Young Entrepreneur James Marshall Reilly Wants to ‘Shake the World’

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James Marshall Reilly was 28 and living the good life, with a steady gig as a speaker's agent and a comfortable existence in Cambridge, Mass. So his friends and family were chagrined when, in 2010, he decided to leave his job with little notice and no specific plan.

Reilly treated himself to a two-week break to consider the idea of launching his own company and flipped through his mental Rolodex of entrepreneurial contacts, all of whom had varying degrees of success. That was when Reilly -- who was recently recognized by the White House as one of the top 100 entrepreneurs under the age of 30 -- decided to aggregate their stories into a blueprint of sorts.   

Shake the World: It's Not About Finding a Job, It's About Creating a Life will be released on Dec. 29 by Penguin Group imprint Portfolio.

In an interview with the International Business Times, the 29-year-old discussed quality networking, the importance of keeping an open mind, and the beauty of failure.

What's your latest project?

I have a bit of an entrepreneurial itch. I like to experiment with starting companies, and right now my main focus is a company I started called the Guild Agency. We focus on working with public intellectuals -- so authors, scientists, politicos, those types. We represent them for speaking engagements and literary deals worldwide. We've worked with everyone from General Mills to community colleges to the Italian government.

Tell us about the genesis of this book.

I knew all these social entrepreneurs who were having massive impact on the world who were very young. I felt like they had a lot in common, even though they were operating in different fields. Some were in nonprofit, some were in education, some were running straight-up, for-profit businesses. But there seemed to be a lot of commonalities, and I sort of looked at my mental Rolodex and thought, 'Wow, I have all these amazing friends who are doing all these fantastically huge things.' I tried to get as diverse a group of people as possible. When I started, I didn't really know what I was going to end up with. From a writing perspective, it was really interesting because it was constantly evolving.

Is it possible to have a network of quality in the age of social media?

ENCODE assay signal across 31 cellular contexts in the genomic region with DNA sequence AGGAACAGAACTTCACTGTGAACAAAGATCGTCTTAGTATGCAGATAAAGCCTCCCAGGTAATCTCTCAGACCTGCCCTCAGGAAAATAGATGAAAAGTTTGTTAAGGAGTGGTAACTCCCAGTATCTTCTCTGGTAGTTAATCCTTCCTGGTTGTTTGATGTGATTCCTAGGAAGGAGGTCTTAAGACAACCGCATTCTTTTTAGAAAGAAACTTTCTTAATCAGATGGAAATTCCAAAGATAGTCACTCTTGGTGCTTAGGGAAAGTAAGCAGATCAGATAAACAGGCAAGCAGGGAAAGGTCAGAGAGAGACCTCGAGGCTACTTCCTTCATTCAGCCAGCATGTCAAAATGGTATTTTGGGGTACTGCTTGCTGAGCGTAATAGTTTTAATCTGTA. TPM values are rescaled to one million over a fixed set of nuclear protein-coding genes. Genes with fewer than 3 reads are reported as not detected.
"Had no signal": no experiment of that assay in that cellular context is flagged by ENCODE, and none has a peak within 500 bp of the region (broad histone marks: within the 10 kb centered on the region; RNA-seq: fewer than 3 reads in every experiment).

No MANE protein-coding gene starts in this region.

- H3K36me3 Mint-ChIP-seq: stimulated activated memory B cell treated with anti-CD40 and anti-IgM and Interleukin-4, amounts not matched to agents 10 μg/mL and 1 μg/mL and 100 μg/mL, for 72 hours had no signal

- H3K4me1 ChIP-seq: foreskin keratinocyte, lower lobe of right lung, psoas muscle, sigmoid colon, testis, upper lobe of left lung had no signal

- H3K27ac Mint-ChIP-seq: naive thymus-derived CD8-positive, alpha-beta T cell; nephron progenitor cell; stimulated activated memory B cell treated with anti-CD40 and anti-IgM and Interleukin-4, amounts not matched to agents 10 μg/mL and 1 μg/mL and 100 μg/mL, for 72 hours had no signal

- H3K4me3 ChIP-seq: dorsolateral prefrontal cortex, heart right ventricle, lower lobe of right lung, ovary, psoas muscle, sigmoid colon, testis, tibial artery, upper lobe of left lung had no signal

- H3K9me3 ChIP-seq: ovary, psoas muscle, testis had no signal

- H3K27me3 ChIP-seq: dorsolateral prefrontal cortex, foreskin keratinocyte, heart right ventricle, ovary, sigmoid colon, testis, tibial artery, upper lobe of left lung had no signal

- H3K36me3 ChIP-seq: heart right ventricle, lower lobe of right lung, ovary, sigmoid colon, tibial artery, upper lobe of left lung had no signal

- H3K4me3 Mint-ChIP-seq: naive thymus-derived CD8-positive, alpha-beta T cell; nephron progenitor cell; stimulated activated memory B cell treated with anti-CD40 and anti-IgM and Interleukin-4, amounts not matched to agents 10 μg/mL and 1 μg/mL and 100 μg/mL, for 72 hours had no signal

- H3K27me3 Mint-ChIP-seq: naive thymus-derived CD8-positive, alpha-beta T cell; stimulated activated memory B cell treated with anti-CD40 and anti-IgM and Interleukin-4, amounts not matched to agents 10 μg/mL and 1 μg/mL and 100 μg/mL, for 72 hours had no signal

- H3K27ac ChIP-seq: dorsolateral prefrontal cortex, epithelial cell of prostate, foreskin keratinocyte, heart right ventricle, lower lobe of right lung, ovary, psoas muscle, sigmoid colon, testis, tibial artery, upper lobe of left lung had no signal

What I found is that my strongest relationships are relationships that exist offline. We tend to hide behind our online profile. I think social media is a great way to perhaps introduce two people within your personal network. I love playing matchmaker. I'll introduce them through Facebook or over an email, but at the end of the day, at least for me, it's always worth having at least one conversation with someone you're introduced to. More of a relationship is formed in a 15-minute phone call or a 10-minute conversation at a coffee shop than it is just by friending somebody randomly on Facebook. I think social media enhances, but offline relationships are the key.

What can people do to build a quality network?

It doesn't have to be that we go and spend a week together. It can be a 15-minute coffee. That relationship is infinitely stronger than 300 emails. Facebook isn't real life. Twitter is not real life. Twitter's a quick way to get a message out. Facebook is a way for people to read what you're up to if you want to put something out there or share a picture. But if I want to form a relationship with someone, 15 minutes in person is going to do that. I may not see that person for eight months, but that's a real relationship. We've met, I know what you look like, I know what you sound like. There's something to be said for actually knowing somebody and talking to them. If you can't get the face-to-face, at least use the phone. It's a lost art. A four-minute phone conversation is a thousand times more effective than sitting there for three hours trying to craft the perfect email.

You write about keeping an open mind when it comes to following a career path.

You never know what may come out of a conversation or a chance meeting. I think when we start projects or companies or relationships, if we have a preconceived notion of the outcome, that's already a fail, so to speak. We don't have to opt into everything. I do think that's the beauty of it. We can pick and choose what we decide to opt into. My attitude is: opt into anything reasonable. If it interests you, explore it and see what happens. If you pick and choose and are a little bit selective about it and stick to your passions and interests you never know what's going to happen. The best thing you can do is just make sure the people you are spending your time with or bringing into your life share the same interests or values.

You explore the topic of failure in your book. Some of your subjects failed miserably. How did they use it to their advantage?

They don't view failure as the end. They view failure as a roadblock, as an interesting hiccup, something to learn from. There's a sort of innate inclination within these highly successful people. They don't view it as something that is embarrassing. It's not to say that these things don't affect us emotionally. Of course they do. You wouldn't be human if it didn't have some type of emotional impact on you. But at the same time, if we rationalize these things, failure can be a very powerful tool.

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